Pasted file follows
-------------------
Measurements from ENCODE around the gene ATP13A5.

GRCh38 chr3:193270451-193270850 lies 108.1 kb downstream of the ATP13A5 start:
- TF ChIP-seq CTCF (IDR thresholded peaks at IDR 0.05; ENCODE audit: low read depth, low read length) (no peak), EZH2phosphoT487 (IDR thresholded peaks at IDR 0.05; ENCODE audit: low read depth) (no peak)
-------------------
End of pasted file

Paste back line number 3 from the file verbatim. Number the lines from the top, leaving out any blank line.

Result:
- TF ChIP-seq CTCF (IDR thresholded peaks at IDR 0.05; ENCODE audit: low read depth, low read length) (no peak), EZH2phosphoT487 (IDR thresholded peaks at IDR 0.05; ENCODE audit: low read depth) (no peak)